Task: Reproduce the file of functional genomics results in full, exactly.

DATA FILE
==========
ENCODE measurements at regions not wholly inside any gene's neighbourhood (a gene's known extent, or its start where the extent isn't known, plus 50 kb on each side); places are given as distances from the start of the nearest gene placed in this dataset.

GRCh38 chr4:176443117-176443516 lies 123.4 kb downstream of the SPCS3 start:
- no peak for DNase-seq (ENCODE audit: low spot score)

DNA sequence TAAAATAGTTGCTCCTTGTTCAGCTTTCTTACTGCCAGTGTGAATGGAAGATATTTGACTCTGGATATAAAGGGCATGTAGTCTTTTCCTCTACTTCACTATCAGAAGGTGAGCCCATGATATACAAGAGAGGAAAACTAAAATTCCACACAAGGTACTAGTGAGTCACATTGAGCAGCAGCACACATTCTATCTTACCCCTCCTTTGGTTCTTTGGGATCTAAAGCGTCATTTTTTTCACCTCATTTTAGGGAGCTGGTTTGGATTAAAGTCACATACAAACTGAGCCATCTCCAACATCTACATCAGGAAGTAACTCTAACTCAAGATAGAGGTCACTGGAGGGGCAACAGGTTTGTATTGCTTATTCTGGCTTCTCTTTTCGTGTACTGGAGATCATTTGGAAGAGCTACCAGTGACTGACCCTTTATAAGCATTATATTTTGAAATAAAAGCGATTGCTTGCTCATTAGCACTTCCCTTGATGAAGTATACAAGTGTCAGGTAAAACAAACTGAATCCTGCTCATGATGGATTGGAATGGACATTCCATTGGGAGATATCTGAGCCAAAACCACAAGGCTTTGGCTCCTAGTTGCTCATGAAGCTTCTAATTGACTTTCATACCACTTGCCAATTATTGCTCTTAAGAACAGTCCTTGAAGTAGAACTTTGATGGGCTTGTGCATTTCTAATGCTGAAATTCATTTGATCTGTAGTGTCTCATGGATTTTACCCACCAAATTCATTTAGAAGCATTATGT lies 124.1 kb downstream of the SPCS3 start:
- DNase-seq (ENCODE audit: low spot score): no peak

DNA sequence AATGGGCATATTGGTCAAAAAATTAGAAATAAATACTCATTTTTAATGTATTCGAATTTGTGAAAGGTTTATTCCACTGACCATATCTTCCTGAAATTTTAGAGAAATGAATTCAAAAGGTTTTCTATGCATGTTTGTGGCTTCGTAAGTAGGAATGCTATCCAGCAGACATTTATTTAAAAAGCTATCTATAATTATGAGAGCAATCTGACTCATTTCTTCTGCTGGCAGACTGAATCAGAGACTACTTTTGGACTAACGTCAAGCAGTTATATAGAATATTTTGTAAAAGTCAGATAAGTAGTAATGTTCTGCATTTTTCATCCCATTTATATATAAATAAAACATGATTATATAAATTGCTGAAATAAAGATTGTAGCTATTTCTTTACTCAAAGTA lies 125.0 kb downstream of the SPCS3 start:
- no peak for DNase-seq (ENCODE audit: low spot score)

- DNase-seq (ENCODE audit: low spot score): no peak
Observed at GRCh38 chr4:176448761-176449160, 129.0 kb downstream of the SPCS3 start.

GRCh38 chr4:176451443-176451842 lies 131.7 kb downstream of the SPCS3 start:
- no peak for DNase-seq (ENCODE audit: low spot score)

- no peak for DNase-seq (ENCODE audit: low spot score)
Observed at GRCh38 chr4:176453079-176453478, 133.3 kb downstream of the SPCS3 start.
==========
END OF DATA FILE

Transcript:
ENCODE measurements at regions not wholly inside any gene's neighbourhood (a gene's known extent, or its start where the extent isn't known, plus 50 kb on each side); places are given as distances from the start of the nearest gene placed in this dataset.

GRCh38 chr4:176443117-176443516 lies 123.4 kb downstream of the SPCS3 start:
- no peak for DNase-seq (ENCODE audit: low spot score)

DNA sequence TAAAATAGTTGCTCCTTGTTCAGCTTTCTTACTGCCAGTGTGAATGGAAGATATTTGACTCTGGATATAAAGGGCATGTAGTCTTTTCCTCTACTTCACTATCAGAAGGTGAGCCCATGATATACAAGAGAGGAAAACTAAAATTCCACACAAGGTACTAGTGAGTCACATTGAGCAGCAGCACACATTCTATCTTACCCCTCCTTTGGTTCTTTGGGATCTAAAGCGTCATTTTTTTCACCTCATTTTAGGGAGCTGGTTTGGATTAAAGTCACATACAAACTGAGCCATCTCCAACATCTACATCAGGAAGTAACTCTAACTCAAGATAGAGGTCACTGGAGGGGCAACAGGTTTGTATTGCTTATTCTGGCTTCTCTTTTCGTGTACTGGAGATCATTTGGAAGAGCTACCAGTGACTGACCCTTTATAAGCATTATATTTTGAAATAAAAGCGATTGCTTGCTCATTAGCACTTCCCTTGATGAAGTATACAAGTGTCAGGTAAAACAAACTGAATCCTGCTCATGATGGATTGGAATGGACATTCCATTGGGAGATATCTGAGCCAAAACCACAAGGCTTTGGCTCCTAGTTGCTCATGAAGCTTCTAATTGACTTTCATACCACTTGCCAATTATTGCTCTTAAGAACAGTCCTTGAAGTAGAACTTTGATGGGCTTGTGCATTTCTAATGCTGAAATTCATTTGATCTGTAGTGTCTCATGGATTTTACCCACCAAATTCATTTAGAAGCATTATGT lies 124.1 kb downstream of the SPCS3 start:
- DNase-seq (ENCODE audit: low spot score): no peak

DNA sequence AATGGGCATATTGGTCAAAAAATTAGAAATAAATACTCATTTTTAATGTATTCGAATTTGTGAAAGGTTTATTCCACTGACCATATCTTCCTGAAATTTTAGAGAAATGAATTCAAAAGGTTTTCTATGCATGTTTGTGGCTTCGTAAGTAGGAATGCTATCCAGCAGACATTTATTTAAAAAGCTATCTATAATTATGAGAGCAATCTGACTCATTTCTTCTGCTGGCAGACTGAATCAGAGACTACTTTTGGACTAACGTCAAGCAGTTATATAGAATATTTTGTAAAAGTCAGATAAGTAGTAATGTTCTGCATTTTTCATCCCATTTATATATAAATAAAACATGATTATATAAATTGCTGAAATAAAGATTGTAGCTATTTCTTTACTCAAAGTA lies 125.0 kb downstream of the SPCS3 start:
- no peak for DNase-seq (ENCODE audit: low spot score)

- DNase-seq (ENCODE audit: low spot score): no peak
Observed at GRCh38 chr4:176448761-176449160, 129.0 kb downstream of the SPCS3 start.

GRCh38 chr4:176451443-176451842 lies 131.7 kb downstream of the SPCS3 start:
- no peak for DNase-seq (ENCODE audit: low spot score)

- no peak for DNase-seq (ENCODE audit: low spot score)
Observed at GRCh38 chr4:176453079-176453478, 133.3 kb downstream of the SPCS3 start.